While many are focusing on starting the new year off with salads and all manner of healthy foods, here I am attempting to entice you with a carb loaded bread bomb. Why? Because it’s delicious. Simple as that. And, it’s easy to make and will […]
For those who know me, it’s no secret that I love Peruvian food. It’s one of my favorites and I get some mean cravings for the flavors in chifa, huancaina, aji’s, saltado’s, and ceviches to name a few. It would be fantastic to be able […]
I was on a mission to find some grouper and maybe some sardines this weekend at the fish market. No sardines, yes grouper, and some delicious salmon collars. What a nice surprise. Fish collars are far less expensive cuts of fish than the commonly seen and beautifully displayed fillets. They have an abundance of flavor and are usually quite meaty. A simple preparation and restraint in ingredients is the best way to enjoy this lesser known piece of fish.
Broiled Salmon Collars:
2 salmon collars
1 T toasted sesame oil
Sansho leaves for garnish
1 lime, juiced
1/2 cup soy sauce
Prepare the Collars:
Fresh fish should not have an overwhelming “fishy”odor, but nevertheless, it will have some sort of fish smell. This technique aids in lessening the fish smell while softening any “fishy” taste. Pat the collars dry and sprinkle sea salt on both sides. Cover loosely with plastic wrap and let sit for 15- 20 minutes. Gently remove the salt with a paper towel and wipe each side while patting excess liquid dry. It’s important to dry the fish as much as possible before cooking.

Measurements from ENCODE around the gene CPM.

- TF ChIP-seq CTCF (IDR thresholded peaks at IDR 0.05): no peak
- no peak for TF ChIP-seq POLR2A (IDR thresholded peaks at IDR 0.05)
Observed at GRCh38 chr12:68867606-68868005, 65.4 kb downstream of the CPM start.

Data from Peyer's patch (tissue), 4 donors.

Ponzu Dipping Sauce:
Combine the soy sauce and lime juice in a non-reactive container and set aside.
Preheat the Broiler:
Place collars skin side up on a foil lined sheet pan. Lightly brush on sesame oil and season with salt to taste. Broil 5 minutes and then flip collars over and broil another 5-7 minutes until done and the ends are a bit charred. Remove from broiler and garnish with a few sansho leaves.
Serve with brown rice and a simple salad.
Once in a while, a good idea strikes and there goes the afternoon. That’s exactly what happened when K thought up this fried chicken sandwich concoction. Out came the bread book and off to the market we went. Originally, we were thinking about using a […]
On a random Saturday, we were sitting home watching PBS cooking shows, sipping morning coffee, and otherwise zoning out. That was fine and dandy until we started to get hungry and then this show came on. The snapper preparation was simple with clean flavors and unusual in that hot oil was drizzled over the fish to slightly cook it.
Prep all of the garnish beforehand and put them aside while you slice the fish.
*The original recipe here makes no mention in the directions of heating the oil. While watching the show, this was the unique step that piqued my interest so I decided to just go with it and sizzle that oil. I would recommend heating the oil until approximately 350 degrees. This way, the fish will cook slightly, but still be a bit raw. An interesting texture for sure. The next time I make this dish, I will be using sole which is less chewy than snapper.
So it’s been hot, humid, and sweaty and this is no time to turn on the oven or even the stove. I can’t even think of that nonsense now. In the meantime, I’m all about quick and easy alternatives like these marinated ciliegine (mini fresh mozzarella) with some crusty bread and a cold glass of wine for which I’ve been known to enjoy on the rocks in this weather.
3 tablespoons olive oil
1/4 teaspoon red pepper flakes
2 cloves garlic, crushed
fresh oregano, rosemary, and thyme,rough chopped
1/4 teaspoon peppercorns
Combine first 5 ingredients and pour over ciliegine, cover and chill overnight or let sit at room temperature for 20 minutes.